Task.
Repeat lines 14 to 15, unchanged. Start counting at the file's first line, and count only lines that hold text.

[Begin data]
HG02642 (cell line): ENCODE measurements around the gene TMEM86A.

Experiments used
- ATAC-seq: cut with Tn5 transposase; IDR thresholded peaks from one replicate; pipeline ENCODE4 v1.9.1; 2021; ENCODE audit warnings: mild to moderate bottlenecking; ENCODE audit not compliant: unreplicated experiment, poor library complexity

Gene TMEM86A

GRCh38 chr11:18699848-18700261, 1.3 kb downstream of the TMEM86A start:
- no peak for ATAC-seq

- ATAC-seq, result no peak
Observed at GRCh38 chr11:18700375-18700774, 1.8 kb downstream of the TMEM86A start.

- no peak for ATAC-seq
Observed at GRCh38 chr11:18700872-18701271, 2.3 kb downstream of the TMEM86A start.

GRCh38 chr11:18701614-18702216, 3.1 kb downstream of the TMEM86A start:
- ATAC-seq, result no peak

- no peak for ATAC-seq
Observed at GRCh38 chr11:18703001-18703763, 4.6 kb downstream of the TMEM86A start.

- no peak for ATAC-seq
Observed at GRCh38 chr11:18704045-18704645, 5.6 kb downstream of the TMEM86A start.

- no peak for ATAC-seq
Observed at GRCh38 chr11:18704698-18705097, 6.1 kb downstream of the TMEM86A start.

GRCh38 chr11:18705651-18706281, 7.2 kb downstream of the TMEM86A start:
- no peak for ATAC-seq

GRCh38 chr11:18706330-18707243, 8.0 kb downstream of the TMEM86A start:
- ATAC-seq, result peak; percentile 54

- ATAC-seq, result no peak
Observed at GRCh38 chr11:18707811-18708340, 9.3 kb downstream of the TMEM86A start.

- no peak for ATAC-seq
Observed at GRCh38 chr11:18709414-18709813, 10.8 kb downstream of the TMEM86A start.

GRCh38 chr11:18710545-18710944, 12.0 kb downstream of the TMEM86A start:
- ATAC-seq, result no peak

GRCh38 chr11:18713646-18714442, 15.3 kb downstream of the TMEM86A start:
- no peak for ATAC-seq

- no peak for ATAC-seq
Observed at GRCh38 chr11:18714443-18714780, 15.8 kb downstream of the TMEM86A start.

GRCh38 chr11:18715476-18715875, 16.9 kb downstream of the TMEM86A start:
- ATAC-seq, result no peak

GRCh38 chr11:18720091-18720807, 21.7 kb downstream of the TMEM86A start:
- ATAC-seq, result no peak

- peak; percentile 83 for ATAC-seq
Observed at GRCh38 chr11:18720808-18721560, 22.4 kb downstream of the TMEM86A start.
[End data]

Observed at GRCh38 chr11:18703001-18703763, 4.6 kb downstream of the TMEM86A start.

- no peak for ATAC-seq